6. ^ Flagg C (2015). "Intravenous Therapy". In Linton AD (ed.). Introduction to Medical-Surgical Nursing. Elsevier Health Sciences. p. 287. ISBN 9781455776412. Archived from the original on 2017-09-14.
  7. ^ Marini JF, Wheeler AP (2012). "Blood Conservation and Transfusion". Critical Care Medicine: The Essentials (4th ed.). Lippincott Williams & Wilkins. p. 267. ISBN 9781451152845. Archived from the original on 2017-01-11.
  8. ^ Rudmann SV, ed. (2005). "Donor Screening and Blood Collection". Textbook of Blood Banking and Transfusion Medicine. Elsevier Health Sciences. p. 205. ISBN 072160384X. Archived from the original on 2017-01-12.
  9. ^ Tanaka K (2012). "Transfusion and Coagulation Therapy". In Hemmings HC, Egan TD (eds.). Pharmacology and Physiology for Anesthesia: Foundations and Clinical Application. Elsevier Health Sciences. p. 628. ISBN 978-1455737932. Archived from the original on 2017-01-11.
  10. ^ World Health Organization (2019). World Health Organization model list of essential medicines: 21st list 2019. Geneva: World Health Organization. hdl:10665/325771. WHO/MVP/EMP/IAU/2019.06. License: CC BY-NC-SA 3.0 IGO.
  11. ^ World Health Organization (2021). World Health Organization model list of essential medicines: 22nd list (2021). Geneva: World Health Organization. hdl:10665/345533. WHO/MHP/HPS/EML/2021.02.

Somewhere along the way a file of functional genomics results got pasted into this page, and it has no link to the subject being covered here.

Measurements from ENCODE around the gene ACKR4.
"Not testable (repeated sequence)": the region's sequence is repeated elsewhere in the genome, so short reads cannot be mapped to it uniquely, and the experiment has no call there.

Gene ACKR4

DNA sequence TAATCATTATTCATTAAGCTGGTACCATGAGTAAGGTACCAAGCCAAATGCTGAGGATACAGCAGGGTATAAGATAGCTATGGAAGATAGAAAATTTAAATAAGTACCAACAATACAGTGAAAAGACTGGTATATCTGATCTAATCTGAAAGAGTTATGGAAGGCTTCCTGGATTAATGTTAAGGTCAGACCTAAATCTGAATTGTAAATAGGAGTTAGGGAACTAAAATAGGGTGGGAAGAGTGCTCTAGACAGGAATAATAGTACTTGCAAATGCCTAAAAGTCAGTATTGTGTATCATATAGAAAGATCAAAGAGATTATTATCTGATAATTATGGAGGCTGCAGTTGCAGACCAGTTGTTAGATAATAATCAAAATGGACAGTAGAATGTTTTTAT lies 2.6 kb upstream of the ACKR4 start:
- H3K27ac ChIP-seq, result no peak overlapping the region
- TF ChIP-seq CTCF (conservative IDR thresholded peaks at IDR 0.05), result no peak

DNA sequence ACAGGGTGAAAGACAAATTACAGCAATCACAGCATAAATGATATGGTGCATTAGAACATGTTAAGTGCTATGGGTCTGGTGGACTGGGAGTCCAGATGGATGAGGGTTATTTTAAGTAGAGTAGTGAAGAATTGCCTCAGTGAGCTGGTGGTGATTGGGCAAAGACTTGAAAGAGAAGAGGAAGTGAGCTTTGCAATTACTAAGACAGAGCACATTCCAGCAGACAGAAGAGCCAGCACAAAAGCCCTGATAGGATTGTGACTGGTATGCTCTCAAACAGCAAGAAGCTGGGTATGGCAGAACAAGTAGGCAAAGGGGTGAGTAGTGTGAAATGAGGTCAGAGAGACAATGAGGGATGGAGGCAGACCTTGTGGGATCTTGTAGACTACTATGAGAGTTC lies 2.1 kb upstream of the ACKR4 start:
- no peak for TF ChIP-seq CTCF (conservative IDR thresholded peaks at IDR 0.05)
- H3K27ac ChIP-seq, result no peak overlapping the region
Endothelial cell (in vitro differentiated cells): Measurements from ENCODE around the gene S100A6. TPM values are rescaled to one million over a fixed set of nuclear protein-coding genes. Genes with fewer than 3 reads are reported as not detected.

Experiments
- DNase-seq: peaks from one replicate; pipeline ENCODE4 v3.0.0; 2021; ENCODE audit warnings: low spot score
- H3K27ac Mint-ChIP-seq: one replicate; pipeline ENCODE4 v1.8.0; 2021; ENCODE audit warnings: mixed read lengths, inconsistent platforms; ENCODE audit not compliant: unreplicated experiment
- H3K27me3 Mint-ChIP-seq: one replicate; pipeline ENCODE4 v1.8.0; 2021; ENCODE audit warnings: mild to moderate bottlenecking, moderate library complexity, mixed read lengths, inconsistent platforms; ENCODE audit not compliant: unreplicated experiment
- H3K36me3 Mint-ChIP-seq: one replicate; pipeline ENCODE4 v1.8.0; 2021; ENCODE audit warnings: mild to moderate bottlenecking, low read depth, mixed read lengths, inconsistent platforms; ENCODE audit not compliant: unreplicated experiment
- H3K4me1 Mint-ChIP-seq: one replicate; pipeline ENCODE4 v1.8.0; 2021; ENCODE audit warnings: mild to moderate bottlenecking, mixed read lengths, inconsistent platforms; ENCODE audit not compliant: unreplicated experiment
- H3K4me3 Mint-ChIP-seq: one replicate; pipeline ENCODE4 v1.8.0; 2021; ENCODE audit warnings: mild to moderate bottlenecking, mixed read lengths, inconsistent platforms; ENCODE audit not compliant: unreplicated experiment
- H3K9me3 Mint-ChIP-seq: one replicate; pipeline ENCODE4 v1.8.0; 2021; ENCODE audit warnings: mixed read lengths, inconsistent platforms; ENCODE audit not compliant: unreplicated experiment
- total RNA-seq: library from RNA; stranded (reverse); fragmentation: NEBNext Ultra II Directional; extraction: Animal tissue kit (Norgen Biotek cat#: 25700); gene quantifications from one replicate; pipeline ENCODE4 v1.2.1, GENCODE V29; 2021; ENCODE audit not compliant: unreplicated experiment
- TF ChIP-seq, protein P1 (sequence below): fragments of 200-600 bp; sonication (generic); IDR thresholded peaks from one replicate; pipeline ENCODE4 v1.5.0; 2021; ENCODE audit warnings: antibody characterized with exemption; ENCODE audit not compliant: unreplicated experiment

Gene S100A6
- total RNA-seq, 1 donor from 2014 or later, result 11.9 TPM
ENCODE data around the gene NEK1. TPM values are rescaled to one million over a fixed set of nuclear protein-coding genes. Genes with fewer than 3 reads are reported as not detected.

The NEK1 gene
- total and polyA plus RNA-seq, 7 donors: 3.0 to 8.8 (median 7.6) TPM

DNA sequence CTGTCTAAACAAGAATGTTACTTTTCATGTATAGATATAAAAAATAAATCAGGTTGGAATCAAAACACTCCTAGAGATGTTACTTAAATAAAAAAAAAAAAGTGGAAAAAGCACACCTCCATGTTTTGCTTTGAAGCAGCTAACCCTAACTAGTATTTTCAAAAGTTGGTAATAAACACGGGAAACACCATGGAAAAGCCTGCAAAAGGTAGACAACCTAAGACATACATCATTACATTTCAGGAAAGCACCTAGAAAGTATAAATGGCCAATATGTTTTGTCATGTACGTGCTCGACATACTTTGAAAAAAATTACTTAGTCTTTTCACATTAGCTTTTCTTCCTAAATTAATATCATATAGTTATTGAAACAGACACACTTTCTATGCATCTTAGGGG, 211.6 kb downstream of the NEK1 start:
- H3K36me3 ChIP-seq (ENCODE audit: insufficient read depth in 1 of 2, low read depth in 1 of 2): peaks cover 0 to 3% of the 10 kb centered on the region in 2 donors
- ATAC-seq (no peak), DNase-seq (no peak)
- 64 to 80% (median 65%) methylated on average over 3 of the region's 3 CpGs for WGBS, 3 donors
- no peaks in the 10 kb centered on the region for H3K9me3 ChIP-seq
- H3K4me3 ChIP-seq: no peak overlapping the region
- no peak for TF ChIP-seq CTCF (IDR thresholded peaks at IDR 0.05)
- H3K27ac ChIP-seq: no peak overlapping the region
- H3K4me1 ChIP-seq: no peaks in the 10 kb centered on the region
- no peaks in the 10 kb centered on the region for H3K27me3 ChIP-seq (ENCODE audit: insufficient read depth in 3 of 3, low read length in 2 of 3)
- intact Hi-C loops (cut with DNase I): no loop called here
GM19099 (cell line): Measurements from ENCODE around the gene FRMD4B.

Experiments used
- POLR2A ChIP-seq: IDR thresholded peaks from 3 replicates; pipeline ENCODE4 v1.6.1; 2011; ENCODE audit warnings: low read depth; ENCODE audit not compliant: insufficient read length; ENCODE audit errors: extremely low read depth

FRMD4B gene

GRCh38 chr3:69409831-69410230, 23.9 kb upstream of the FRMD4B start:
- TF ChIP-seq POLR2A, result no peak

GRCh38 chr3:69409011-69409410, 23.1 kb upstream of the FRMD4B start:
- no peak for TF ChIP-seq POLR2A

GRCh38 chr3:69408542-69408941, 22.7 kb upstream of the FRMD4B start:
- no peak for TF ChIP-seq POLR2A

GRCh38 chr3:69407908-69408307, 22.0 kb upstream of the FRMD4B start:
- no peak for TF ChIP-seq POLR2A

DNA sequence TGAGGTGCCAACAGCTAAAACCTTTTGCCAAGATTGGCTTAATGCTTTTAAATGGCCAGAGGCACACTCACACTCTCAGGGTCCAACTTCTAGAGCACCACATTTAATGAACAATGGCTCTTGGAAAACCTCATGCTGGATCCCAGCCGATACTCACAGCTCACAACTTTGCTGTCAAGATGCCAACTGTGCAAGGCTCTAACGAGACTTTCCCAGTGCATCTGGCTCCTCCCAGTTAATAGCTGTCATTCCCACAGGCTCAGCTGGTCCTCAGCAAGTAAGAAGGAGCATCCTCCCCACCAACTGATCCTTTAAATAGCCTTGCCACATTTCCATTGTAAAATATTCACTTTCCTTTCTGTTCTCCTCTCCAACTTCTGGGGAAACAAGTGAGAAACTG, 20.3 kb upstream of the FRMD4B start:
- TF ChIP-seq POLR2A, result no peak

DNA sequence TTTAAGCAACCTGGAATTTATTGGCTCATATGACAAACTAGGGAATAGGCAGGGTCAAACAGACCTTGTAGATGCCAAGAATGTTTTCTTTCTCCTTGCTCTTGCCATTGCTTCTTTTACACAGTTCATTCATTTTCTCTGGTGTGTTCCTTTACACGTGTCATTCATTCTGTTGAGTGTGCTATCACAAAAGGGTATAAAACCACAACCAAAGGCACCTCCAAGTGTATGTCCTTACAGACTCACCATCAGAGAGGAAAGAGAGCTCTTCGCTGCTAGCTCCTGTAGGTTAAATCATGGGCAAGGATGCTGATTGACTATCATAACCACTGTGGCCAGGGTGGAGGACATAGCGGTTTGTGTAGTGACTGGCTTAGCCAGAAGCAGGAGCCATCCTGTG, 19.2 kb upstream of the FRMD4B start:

12. ^ "Introduction and Summary". Blood policy & technology. DIANE Publishing. 1985. p. 8. ISBN 9781428923331. Archived from the original on 2017-01-12.
  13. ^ a b Flint AW, McQuilten ZK, Wood EM (April 2018). "Massive transfusions for critical bleeding: is everything old new again?". Transfusion Medicine. 28 (2): 140–149. doi:10.1111/tme.12524. PMID 29607593. S2CID 4561424.
  14. ^ a b Pivalizza EG, Stephens CT, Sridhar S, Gumbert SD, Rossmann S, Bertholf MF, et al. (July 2018). "Whole Blood for Resuscitation in Adult Civilian Trauma in 2017: A Narrative Review". Anesthesia and Analgesia. 127 (1): 157–162. doi:10.1213/ANE.0000000000003427. PMID 29771715. S2CID 21697290.
  15. ^ "Blood safety and availability". www.who.int. Retrieved 2019-06-22.
  16. ^ "Blood Far Forward". THOR. Retrieved 2019-06-22.
  17. ^ Goforth CW, Tranberg JW, Boyer P, Silvestri PJ (June 2016). "Fresh Whole Blood Transfusion: Military and Civilian Implications". Critical Care Nurse. 36 (3): 50–57. doi:10.4037/ccn2016780. PMID 27252101.
  18. ^ Greene CE, Hillyer CD (17 June 2009). "Component preparation and manufacturing". In Hillyer CD, Shaz BH, Zimring JC, Abshire TC (eds.). Transfusion Medicine and Hemostasis: Clinical and Laboratory Aspects. Elsevier. pp. 45–. ISBN 978-0-12-374432-6. Archived from the original on 23 September 2017. Retrieved 16 November 2010.